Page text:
“In 2010 there was a Payroll and Skills Audit Report by Ernst and Young (India), some of whose recommendations could not be fully implemented because they were polarised by the political environment obtaining in the inclusive government,” reads part of the 2015 audit report.
The 2015 audit, however, recorded 3,307 people on the payroll, who could not be accounted for, despite costing the state $21 million in salaries per year.
During his parliamentary address on Wednesday, President Emmerson Mnangagwa repeated his call for a change in the work culture among government employees. Although he did not specifically mention job cuts in the civil service, Mnangagwa spoke about the need to create fiscal space. With the government wage bill taking up 70% of all revenue, Mnangagwa will inevitably have to look at the size of the civil service to achieve that goal.
Government had planned to spend $3.3 billion on its wage bill in 2018, but, after being pressured by its employees to agree to wage increases just before the July elections, this figure will be close to $4 billion, or nearly 80% of total revenue.
The wage increases were largely responsible for the $1.4 billion budget deficit registered in the first half of the year, against a full-year projection of $700 million.
Previous efforts to restructure and cut down on the civil service fell victim to the policy lethargy and general dysfunctionality that gripped former President Robert Mugabe’s administration during its dying days.
But the 2015 civil service audit report remains a useful resource.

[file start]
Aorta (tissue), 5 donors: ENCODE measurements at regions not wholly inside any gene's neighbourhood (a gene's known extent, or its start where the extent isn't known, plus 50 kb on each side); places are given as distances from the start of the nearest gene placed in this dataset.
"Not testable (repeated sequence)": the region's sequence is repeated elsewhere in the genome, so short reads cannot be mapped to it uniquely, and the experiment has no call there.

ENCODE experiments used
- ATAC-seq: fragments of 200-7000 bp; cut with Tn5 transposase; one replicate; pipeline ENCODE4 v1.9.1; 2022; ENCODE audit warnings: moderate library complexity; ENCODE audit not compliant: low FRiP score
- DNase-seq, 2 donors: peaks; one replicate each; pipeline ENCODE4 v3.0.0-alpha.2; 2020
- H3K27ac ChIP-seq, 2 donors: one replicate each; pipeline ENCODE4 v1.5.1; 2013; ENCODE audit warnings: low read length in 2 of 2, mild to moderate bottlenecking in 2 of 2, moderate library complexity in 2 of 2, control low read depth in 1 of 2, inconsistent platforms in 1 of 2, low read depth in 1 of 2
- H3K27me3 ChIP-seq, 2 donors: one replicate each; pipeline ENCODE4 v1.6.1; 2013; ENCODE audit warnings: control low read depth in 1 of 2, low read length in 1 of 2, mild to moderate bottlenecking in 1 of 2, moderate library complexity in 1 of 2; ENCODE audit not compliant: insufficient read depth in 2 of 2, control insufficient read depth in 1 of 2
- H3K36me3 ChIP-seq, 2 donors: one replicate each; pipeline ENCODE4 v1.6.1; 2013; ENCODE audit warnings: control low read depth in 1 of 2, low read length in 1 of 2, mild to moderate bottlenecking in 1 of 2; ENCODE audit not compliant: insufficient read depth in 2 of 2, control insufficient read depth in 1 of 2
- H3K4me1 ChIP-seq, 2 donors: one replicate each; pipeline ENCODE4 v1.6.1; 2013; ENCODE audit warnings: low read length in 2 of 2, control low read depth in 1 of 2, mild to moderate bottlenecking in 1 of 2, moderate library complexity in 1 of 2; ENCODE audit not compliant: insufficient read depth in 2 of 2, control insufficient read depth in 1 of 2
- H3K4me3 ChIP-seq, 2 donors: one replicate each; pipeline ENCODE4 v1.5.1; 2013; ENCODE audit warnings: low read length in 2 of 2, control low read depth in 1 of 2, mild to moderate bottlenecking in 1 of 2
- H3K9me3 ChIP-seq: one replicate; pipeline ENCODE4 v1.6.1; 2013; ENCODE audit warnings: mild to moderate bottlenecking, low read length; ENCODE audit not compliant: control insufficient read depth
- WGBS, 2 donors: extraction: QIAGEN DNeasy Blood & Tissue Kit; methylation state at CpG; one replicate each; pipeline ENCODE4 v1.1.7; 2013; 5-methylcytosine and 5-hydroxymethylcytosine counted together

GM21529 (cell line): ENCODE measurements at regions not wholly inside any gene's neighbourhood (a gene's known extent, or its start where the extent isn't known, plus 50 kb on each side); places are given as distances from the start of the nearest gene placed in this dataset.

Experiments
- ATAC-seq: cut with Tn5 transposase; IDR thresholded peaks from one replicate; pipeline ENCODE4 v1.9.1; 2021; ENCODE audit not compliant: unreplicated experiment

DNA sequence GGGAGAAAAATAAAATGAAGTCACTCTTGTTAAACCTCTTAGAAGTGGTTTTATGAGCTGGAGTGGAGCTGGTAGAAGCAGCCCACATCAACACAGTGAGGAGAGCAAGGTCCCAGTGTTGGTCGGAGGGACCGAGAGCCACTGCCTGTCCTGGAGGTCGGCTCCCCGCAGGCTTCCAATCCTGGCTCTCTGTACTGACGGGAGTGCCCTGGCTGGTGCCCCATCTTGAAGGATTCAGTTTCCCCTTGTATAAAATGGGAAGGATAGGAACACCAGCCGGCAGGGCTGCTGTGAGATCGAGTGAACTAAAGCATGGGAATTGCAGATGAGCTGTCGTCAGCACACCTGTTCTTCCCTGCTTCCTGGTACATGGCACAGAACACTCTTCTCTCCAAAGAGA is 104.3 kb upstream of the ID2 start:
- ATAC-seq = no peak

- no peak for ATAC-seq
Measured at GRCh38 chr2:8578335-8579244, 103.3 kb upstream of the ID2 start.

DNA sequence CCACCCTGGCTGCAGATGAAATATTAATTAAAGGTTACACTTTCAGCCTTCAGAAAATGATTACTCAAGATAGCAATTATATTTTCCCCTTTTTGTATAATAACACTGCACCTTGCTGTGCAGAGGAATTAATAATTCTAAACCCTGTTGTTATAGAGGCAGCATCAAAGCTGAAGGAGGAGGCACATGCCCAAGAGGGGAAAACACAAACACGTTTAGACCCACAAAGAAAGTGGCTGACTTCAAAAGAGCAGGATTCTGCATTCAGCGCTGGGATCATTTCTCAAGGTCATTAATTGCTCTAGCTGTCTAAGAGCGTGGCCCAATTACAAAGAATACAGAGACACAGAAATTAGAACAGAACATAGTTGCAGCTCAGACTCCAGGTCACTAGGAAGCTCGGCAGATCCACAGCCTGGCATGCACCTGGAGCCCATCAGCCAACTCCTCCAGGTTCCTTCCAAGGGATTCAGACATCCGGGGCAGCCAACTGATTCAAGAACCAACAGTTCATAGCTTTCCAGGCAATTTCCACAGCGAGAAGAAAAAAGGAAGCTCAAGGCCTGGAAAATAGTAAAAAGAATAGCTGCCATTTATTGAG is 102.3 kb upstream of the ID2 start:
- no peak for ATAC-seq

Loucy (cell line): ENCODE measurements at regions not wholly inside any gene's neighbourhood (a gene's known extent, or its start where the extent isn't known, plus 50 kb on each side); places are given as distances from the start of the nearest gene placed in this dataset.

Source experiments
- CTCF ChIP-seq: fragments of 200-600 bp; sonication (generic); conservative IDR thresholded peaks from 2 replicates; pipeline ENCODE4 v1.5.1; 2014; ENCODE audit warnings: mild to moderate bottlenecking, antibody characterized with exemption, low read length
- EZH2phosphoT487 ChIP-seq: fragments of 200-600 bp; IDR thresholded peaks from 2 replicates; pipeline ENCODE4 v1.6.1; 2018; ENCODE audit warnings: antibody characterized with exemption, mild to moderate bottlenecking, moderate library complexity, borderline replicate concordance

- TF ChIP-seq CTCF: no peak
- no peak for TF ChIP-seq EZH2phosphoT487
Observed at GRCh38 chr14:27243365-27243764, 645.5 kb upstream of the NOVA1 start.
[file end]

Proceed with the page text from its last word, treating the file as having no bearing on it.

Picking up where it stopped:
The audit’s 34 proposed measures, included the abolition of some 21,000 posts that were vacant at the time – saving $129 million annually – withdrawal of government-funded teachers from private schools ($19.8 million savings per year), elimination of duplication of various extension services at ward level ($24 million saving), reduction in student teacher allowances and changes in vacation leave policy for teachers, which would save $47 million.
It also called for the cessation of salary payments to some 3,307 ghost workers, who were costing the taxpayer $21 million every year.
In total, the proposals would reduce the annual wage bill by almost $400 million, more than 10% of total employment costs.
On July 27, 2018, as everyone’s focus was on the general election due three days later, the Labour Court delivered a ruling that set back government’s plans to cut the wage bill.
Acting on the 2015 audit recommendations, government indefinitely cancelled vacation leave for teachers in January 2016.
The Zimbabwe Teachers’ Association (Zimta) challenged the decision in court and won in a ruling made late last month.
The reinstatement of vacation leave is a considerable blow for government.
At the time of the 2015 audit, there were nearly 7,000 teachers on vacation leave and an equal number of relief teachers. Cancelling vacation leave for them would save nearly $50 million that year alone.
In cancelling the leave, which teachers are entitled to after serving for seven continuous years, government argued that teachers enjoy three and a half months of vacation per year anyway, during school holidays. A teacher on three months vacation leave would, therefore, be away from work for nearly seven months in a year, on full pay.
During the three month vacation period, government would also pay a relief teacher.
Although new Finance Minister Mthuli Ncube sought to lower expectations of radical civil service reforms, the fact remains that decisive action has to be taken to lower government’s employment costs.
In June, Mnangagwa appointed Vincent Hungwe, holder of a PhD in development planning from Cornell, who has worked as a policy adviser at the United Nations’ Development Programme, as head of the country’s public service commission. The president hopes Hungwe, who replaced the long-serving Mariyawanda Nzuwah, has the stomach to administer the necessary strong medicine to what is a complex problem, as well as the nous to navigate what looks like treacherous terrain.